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The ides : Caesar's murder and the war for Rome

Author: Stephen Dando-Collins
Publisher: Hoboken, N.J. : Wiley, ©2010.
Edition/Format:   Print book : Biography : EnglishView all editions and formats
Summary:
"Sixty killers, wearing the purple-trimmed togas of Roman senators, unsheathed their hidden daggers to stab the most feared and powerful man in the Empire. Hundreds of their colleagues ran screaming from the Theater of Pompey the Great proclaiming the bloody deed to the thousands of citizens who clogged the streets outside. It was the most public of crimes. Yet, two millennia after the murder of Julius Caesar many
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Details

Genre/Form: History
Nonfiction
Named Person: Julius Caesar; Julius Caesar; Gajus Julius Caesar; Gaius Iulius Caesar
Material Type: Biography, Internet resource
Document Type: Book, Internet Resource
All Authors / Contributors: Stephen Dando-Collins
ISBN: 9780470425237 0470425237 9780470543771 0470543779
OCLC Number: 319247405
Description: xv, 269 pages : maps ; 25 cm
Contents: pt. 1. The conspiracy --
pt. 2. The murder --
pt. 3. Aftermath and retribution.
Responsibility: Stephen Dando-Collins.
More information:

Abstract:

"Sixty killers, wearing the purple-trimmed togas of Roman senators, unsheathed their hidden daggers to stab the most feared and powerful man in the Empire. Hundreds of their colleagues ran screaming from the Theater of Pompey the Great proclaiming the bloody deed to the thousands of citizens who clogged the streets outside. It was the most public of crimes. Yet, two millennia after the murder of Julius Caesar many questions remain unanswered. Was Brutus a treasonous villain or a hero of Rome? Were the killers motivated by noble sentiment or venality? Why did so many of Caesar's formerly loyal lieutenants take part in the murder?" "In The Ides, Stephen Dando-Collins transports the reader to the streets, palaces, and gathering places of ancient Rome to experience a detailed, convincingly accurate, and suspenseful account of Caesar's final days. He traces the conspiracy that brought the conqueror down, from a surprising holiday meeting between Cassius and Brutus to its chaotic conclusion and beyond." "Drawing deeply from ancient manuscripts, Dando-Collins documents Caesar's campaign to persuade the Senate, which had already declared his a "living god," to appoint him king of Rome before his planned departure on a military mission on March 19, 44 B.C. He reveals why many Romans already considered Caesar a tyrant and why Brutus, who may well have been Caesar's illegitimate son, felt a special obligation to depose this man who would be king." "This history follows the mercurial Cassius and even-tempered Brutus as they carefully feel out potential co-conspirators, knowing that one wrong choice could be their last. It reveals the dramatic lengths to which Brutus's wife Porcia went to prove he could trust her with his secret; why Caesar, even as the killers paced in restless anticipation of his arrival, canceled the Senate session he had called, and how a close associate convinced him to change his mind."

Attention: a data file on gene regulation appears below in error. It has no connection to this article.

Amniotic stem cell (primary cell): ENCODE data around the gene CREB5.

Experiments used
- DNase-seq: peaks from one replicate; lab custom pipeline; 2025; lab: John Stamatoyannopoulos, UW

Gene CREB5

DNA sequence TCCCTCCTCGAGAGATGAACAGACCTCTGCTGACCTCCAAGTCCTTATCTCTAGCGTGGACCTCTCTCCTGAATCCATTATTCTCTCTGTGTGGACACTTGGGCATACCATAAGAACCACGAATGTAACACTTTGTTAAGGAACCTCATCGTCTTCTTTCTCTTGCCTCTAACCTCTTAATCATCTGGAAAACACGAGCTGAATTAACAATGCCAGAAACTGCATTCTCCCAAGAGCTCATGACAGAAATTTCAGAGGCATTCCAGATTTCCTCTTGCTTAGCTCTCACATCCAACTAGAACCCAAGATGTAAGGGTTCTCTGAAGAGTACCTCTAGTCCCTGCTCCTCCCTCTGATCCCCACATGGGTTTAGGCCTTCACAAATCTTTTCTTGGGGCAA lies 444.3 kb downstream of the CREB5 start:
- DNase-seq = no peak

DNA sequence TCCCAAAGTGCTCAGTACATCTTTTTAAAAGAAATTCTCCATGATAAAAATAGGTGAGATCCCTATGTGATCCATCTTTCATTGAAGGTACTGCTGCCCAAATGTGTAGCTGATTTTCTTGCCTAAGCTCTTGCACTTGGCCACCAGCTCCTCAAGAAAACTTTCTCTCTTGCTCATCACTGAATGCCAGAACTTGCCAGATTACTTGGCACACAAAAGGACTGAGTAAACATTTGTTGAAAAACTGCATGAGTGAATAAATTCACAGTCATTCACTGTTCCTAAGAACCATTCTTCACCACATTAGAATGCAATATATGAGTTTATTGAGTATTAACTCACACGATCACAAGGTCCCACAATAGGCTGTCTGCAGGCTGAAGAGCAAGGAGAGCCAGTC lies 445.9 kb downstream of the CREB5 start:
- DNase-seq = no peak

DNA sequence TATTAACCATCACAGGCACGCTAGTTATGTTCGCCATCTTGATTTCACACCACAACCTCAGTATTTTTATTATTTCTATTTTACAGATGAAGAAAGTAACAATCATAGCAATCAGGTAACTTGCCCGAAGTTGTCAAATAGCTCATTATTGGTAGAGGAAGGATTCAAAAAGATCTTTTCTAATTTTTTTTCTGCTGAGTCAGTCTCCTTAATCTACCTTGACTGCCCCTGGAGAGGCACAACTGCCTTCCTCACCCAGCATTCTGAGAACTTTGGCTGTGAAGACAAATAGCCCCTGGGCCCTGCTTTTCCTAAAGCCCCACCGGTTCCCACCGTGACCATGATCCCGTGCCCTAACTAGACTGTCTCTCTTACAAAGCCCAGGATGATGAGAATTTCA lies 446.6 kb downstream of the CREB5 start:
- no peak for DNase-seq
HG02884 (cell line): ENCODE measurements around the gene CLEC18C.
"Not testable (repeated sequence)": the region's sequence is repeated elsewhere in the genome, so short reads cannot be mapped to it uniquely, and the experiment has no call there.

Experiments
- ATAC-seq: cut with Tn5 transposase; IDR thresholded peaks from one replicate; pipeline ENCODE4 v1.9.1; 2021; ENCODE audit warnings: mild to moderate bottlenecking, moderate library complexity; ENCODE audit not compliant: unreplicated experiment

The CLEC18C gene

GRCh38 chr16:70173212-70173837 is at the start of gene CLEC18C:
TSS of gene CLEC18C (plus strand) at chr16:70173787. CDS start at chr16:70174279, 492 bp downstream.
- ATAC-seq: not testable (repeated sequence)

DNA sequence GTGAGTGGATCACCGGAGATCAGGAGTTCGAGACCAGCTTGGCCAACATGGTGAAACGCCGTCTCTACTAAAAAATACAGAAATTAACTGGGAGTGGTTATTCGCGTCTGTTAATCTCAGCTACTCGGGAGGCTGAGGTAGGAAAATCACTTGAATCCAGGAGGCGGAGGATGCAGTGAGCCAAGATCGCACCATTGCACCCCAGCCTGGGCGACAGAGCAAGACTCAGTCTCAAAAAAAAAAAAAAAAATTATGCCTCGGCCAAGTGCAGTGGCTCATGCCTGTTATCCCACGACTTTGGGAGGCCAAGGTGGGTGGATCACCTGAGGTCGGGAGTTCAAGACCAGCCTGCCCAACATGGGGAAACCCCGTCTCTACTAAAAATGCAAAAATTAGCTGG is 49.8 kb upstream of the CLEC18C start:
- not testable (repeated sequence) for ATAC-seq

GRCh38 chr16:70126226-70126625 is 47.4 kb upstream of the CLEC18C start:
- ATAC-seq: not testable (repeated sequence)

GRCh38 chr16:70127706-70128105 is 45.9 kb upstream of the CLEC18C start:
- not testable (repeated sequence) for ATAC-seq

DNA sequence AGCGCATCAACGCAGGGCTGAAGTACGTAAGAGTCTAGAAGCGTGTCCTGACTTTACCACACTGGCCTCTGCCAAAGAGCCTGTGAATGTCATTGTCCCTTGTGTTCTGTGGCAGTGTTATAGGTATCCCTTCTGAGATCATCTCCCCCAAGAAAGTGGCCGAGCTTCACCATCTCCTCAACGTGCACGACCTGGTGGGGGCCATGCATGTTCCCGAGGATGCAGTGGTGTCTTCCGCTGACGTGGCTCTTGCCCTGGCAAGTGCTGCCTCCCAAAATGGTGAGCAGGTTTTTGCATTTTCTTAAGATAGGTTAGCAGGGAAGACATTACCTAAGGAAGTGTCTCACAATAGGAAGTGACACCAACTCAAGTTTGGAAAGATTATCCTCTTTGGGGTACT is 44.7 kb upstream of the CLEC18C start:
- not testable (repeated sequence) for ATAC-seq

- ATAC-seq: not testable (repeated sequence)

"Complete with an analysis of why the plotters failed in their aim to restore the Republic and a chilling account of the deadly power struggles that continued for years after Caesar's death, The Ides is "must reading" for anyone fascinated with the Roman Empire, military history, and a good tale well told."--Jacket.

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